By Burton Speakman
and Jamison Cocklin
At more than 2,000 pages long, the Patient Protection and Affordable Care Act, signed into law March 23, 2010, by President Barack Obama, has generated confusion and a wealth of rumors.
The law, commonly referred to as Obamacare, is considered a legislative cornerstone of the president’s first two years in office even after a year of fierce partisan divide and decades of failed attempts to overhaul the nation’s health care system.
It will require nearly all Americans to purchase health insurance or pay a fine beginning in 2014. The so-called individual mandate is expected to provide coverage to more than 30 million uninsured Americans.
Under the reforms, the law will extend Medicaid, a joint federal and state health care program for the poor, to those earning less than 133 percent of the federal poverty level, which is $14,860 for individuals and $30,660 for a family of four.
For individuals earning less than $44,680 and families earning less than $92,200, the law will provide for subsidies if employers fail to provide affordable coverage. It is considered unaffordable when an employer requires a contribution of more than 9.5 percent of income.
The law is complex, and it will require continued explanation as the country phases in its benefits. Here are some aspects of the law that already have generated confusion:
i will have to purchase health insurance or PAY A PENALTY
Fact: At the moment, consumers are not required to purchase health insurance. Starting in 2014, though, most people will have to have insurance in one form or another. Without it, individuals will pay a penalty of $95 a year, or up to 1 percent of income. The fee will go up to either $695, or 2.5 percent of income by 2016. A penalty will be assessed and administered by the Internal Revenue Service, initially payable on an individual’s tax return. Those who fail to pay cannot be criminally prosecuted under the law and will be notified in writing by the IRS. Minimum essential coverage will be required, defined as coverage provided through a public insurance plan, an employer-sponsored plan, a plan purchased in the individual market or a plan established before March 23, 2010. There also are a number of exceptions to the individual mandate.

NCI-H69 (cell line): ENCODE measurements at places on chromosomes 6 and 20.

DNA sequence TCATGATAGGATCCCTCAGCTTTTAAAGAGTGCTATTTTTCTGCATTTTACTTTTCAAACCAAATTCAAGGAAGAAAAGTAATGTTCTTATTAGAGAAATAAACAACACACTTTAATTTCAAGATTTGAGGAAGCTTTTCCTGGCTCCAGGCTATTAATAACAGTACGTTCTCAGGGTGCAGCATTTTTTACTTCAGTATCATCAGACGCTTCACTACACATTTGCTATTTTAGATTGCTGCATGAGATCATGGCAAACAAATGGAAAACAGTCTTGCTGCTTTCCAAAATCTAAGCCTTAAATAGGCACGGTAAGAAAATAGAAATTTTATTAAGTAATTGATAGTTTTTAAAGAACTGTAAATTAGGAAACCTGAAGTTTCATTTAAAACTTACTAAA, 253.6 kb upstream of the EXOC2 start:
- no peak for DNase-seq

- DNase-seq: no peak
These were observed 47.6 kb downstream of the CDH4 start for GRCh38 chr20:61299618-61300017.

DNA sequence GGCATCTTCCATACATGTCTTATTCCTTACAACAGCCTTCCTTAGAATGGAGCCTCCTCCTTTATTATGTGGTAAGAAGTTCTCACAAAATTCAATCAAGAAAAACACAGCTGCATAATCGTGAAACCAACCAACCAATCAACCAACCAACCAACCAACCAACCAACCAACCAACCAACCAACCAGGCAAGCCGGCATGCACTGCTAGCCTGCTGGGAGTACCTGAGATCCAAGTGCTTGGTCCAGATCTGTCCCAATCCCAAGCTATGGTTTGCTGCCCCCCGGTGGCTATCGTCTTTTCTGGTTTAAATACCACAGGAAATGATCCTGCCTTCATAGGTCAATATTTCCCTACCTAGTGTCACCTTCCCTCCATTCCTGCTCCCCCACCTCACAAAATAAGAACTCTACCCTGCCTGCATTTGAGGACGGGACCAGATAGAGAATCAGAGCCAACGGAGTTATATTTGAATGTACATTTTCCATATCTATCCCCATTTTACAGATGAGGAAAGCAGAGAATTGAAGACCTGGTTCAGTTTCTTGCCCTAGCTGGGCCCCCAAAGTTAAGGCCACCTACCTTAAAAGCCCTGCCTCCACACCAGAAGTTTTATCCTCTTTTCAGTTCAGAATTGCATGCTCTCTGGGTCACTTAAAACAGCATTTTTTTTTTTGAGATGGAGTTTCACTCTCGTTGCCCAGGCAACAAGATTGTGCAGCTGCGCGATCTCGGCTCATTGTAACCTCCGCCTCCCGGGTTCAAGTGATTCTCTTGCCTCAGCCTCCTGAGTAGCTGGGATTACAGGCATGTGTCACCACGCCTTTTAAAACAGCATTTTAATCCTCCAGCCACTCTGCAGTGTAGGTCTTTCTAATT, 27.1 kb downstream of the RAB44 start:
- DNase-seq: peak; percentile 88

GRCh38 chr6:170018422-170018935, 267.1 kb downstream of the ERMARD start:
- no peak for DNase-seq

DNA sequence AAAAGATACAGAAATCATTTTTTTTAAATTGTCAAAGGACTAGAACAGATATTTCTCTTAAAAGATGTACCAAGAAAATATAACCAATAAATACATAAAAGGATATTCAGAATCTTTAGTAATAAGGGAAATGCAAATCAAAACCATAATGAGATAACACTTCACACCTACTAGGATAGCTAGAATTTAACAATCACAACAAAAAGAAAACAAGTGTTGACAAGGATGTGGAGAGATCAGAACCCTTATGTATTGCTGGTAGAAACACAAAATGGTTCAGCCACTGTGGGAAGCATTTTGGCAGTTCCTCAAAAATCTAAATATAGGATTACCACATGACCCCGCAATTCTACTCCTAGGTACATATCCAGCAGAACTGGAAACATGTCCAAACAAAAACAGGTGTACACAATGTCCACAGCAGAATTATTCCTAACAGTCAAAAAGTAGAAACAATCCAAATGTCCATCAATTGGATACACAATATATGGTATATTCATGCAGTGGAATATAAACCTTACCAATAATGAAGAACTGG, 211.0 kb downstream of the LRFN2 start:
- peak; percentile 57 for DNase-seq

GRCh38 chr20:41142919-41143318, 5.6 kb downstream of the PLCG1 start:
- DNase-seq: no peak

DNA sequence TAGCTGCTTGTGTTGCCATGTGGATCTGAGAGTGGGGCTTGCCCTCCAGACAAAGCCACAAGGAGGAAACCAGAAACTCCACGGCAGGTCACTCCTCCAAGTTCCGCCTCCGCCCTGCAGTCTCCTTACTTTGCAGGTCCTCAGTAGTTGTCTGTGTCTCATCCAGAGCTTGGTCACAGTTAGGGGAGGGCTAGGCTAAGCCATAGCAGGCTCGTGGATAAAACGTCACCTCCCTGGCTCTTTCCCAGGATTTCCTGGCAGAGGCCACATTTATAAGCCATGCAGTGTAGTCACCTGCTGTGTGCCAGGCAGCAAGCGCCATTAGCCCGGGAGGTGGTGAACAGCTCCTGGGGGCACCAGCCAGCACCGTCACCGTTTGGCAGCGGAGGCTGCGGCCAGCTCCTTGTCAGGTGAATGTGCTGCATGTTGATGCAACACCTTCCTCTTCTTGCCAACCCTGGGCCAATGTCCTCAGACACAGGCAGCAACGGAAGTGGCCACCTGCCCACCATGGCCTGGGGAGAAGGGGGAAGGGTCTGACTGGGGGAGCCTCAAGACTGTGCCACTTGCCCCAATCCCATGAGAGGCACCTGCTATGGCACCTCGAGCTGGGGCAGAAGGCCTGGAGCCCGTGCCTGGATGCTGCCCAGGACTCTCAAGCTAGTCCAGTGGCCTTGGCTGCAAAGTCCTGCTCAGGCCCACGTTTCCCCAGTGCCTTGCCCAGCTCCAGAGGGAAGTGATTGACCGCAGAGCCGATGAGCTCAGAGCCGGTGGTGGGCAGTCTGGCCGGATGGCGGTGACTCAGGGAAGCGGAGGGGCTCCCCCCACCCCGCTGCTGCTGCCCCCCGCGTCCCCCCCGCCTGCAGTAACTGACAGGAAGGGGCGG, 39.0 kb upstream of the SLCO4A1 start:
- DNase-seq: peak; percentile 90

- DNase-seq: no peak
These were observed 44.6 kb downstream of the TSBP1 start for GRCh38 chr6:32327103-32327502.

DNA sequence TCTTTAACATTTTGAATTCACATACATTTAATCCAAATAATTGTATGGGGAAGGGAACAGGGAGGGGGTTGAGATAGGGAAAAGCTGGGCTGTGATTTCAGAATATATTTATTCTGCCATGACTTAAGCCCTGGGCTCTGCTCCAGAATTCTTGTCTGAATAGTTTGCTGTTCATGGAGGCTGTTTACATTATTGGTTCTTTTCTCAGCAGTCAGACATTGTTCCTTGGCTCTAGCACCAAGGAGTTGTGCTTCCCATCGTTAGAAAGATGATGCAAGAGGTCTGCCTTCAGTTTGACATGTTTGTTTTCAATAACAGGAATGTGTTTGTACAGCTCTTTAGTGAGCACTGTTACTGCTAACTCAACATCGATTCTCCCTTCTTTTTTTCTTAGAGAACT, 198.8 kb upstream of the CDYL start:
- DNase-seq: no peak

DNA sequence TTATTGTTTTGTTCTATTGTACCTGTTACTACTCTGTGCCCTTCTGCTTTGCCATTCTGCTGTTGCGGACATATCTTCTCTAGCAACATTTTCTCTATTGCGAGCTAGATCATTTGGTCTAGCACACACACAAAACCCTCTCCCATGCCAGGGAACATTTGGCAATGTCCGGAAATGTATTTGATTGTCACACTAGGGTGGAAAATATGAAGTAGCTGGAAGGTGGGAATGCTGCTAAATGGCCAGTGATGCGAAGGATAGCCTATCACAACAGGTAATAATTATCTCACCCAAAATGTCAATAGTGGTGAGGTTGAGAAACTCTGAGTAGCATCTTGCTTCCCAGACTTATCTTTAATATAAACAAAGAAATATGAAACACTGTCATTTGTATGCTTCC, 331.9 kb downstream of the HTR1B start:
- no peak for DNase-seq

everyone will have to pay an extra 3.8 percent in tax when they sell their home
Fiction. The reality is that beginning Jan. 1, there will be a 3.8 percent tax on some investment income, which will impact some real-estate transactions. The tax on real estate can be levied upon individuals with an adjusted gross income above $200,000 and couples filing a joint return with more than $250,000 in adjusted gross income.
The sale price impacts only income made on the home, said John Donchess, principal at Packer-Thomas in Canfield.
employee contributions to health care that will appear on w-2 forms are taxable income
Fiction. The law requires that, starting in 2013, companies begin putting the employer contribution to health care costs on the W-2 form, but it is completely untrue that those funds will now be classified as taxable income, said Tom Finneran, employee benefits consultant from the Penn-Ohio Regional Health Care Alliance.
I WILL pay more for health care as a result of the law
Unknown. Though the law is crafted to discourage higher premiums and bring costs down by adding more Americans to insurance pools, whether costs will be higher is anyone’s guess for now.
New taxes and fees, as well as higher administrative costs for businesses and hospitals, could find consumers paying more for health care until the law begins to generate savings.
Health Care reform will undermine medicare and cut certain benefits
Unknown. The law explicitly states that benefits guaranteed under Medicare will not be cut as a result of health care reform. If anything, the law has expanded Medicare to include a discount on prescription drug costs, more preventative services and additional wellness visits.
But the overhaul also takes aim at cost inefficiencies in the entitlement program, which has drawn fire from critics. For example, government payments to Medicare Advantage plans were cut. Those plans are provided by private insurers as an alternative to traditional Medicare. If certain doctors refuse to take Medicare patients because of changes, the net result could negatively impact the Medicare system.
For more information visit www.irs.gov/uac/Affordable-Care-Act-Tax-Provisions, www.healthcare.gov or http://healthreform.kff.org/